User Review: Deuter ACT Lite 65+10
Source: bought it new
Price Paid: $199
The Deuter ACT Lite 65+10 is, as the name implies, relatively light for a pack of its size (though not ultra light). Some comparable models can weigh a pound or two more. It provides more features (pockets, straps, compartment divider, etc) than a similarly-sized ultra-light pack. This pack does have a few relatively minor shortcomings, but overall has worked out well for me on trips ranging from overnighters to up to 10 days between re-supplies.
- Relatively lightweight vs comparable packs
- Solid and stable even when heavily loaded
- Adjustable suspension
- Includes pocket on hip belt
- Durable pack body
- Reasonably priced
- Poor quality fasteners
- Heavier than advertised
- Possible fit issues for some users
- Some questionable design decisions
I originally decided on this pack to replace an aging external frame pack for a John Muir Trail through-hike in 2012 (this review is in June 2013). I took the pack on one 3-night trip before that, then on the 30-day JMT trip. I've used it on several 1-4 night trips since then.
The ACT Lite 65+10 has some features of note:
- The suspension system: The pack has a system Deuter calls "Aircontact Lite". Basically it consists of breathable padding on the back, shaped anatomically in order to ventilate as one walks. There is also a metal "x-frame" to add rigidity (the metal material is not specified). The suspension is adjustable to accommodate various torso lengths.
- The "+10" in the name consists of a fold-up extension to the body of the pack. This provides additional capacity when needed. If it's not needed, it can be folded down inside the pack.
The pack is constructed of "Deuter-Duratex Lite" (500 denier weave Duratex) and "Deuter-Ripstop 210" (210 Denier Nylon). So far I have found the pack body to be very durable. However in at least a couple cases the little plastic fasteners on the outside of the pack have either come apart or fallen off.
In one case I was able to jury rig the fastener by tying a knot in the remaining bungy cord. In another case I found the connector that had come off and was able to re-attach it.
I've been concerned that a more critical fastener might break (like the belt buckle) but fortunately they've held up so far. I try to mitigate breakage by treating the plastic fasteners gently (for example I try to relieve the load on the belt buckle before unfastening it).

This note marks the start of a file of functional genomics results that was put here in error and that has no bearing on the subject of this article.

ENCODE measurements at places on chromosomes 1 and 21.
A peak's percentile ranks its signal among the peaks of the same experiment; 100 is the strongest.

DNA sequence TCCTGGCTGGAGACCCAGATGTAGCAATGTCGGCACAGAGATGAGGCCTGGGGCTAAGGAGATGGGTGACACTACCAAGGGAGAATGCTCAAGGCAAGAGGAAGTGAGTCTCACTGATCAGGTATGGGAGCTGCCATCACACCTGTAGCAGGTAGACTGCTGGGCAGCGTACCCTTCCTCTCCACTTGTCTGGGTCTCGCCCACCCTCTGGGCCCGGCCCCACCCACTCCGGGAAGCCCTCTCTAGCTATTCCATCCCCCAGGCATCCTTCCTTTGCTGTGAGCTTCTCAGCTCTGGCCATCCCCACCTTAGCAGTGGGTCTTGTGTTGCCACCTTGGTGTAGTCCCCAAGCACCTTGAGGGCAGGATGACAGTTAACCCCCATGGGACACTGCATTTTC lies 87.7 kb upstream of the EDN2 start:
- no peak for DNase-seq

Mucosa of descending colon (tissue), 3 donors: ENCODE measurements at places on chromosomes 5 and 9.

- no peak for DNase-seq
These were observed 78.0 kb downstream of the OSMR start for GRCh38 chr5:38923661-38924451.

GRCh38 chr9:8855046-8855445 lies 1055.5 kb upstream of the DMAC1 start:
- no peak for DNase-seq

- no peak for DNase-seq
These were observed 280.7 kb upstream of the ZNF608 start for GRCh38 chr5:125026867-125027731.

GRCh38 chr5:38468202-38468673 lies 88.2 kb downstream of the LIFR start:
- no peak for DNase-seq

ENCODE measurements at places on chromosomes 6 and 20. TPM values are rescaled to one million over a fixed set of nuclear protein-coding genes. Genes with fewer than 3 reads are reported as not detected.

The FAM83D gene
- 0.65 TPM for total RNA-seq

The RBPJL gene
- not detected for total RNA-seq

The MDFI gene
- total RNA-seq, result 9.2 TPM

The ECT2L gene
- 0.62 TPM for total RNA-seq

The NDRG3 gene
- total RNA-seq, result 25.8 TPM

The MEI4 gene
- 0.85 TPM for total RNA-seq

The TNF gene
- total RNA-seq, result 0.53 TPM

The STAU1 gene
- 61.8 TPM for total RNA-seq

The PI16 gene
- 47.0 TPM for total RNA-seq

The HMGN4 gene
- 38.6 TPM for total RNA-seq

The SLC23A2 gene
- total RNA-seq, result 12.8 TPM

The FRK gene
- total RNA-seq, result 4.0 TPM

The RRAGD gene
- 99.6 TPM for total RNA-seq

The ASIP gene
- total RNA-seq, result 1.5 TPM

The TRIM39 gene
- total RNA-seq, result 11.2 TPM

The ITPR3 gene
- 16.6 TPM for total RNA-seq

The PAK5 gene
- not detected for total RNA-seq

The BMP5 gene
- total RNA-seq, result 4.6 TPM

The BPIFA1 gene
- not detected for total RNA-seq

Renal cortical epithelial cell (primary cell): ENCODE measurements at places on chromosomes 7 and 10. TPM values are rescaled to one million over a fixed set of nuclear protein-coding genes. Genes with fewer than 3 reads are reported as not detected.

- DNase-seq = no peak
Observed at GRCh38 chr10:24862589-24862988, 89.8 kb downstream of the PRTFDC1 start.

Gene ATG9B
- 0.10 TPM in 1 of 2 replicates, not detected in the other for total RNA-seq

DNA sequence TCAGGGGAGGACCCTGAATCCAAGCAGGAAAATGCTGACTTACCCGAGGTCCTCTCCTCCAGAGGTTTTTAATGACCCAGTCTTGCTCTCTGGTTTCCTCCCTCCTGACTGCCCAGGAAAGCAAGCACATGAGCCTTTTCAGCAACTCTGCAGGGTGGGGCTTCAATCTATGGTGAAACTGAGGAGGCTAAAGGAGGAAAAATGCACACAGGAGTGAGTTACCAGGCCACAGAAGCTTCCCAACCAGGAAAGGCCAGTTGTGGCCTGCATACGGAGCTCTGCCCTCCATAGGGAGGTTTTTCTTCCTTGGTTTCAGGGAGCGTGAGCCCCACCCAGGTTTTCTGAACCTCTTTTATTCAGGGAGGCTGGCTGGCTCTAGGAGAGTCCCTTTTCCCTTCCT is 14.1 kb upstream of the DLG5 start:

Otherwise, the pack has stood up well so far. Even after the 30-day trip there aren't any real signs of wear to speak of.
One of my reasons for trying the internal frame pack is that I never found the external frame pack comfortable. There are advantages to the external frame style for sure, but comfort isn't one of them - at least for me. When I first used the Deuter ACT Lite 65+10, I carried something under 35 pounds, and I found it to be very comfortable. It was the first time I could recall backpacking & not returning with bruised hips and shoulders.
On a longer trip, however, I carried more weight (ranging from ~38 lbs to the upper 40's depending on the length of my food supply). While still relatively comfortable, I suffered some back pain. It felt like it caused a strain in my mid and lower back. It feels like it would be more comfortable if it rode higher on my back rather than pressing into my lower back and upper buttocks. I tried the strap and suspension adjustments recommended in the setup video by Deuter, and every other setting as well, and never resolved the back strain issue. However if I keep the load down to the mid 30-pound range (including food, water, etc) it feels pretty good.
In terms of the suspension's claimed ventilating capabilities, it's a little hard to say since I sweat wearing any pack, but it does seem to do a decent job. I don't feel any sweatier wearing this pack than I did wearing my old frame pack which had much more open space around my back. That's probably saying quite a lot since this is an internal frame pack that mostly presses against one's back.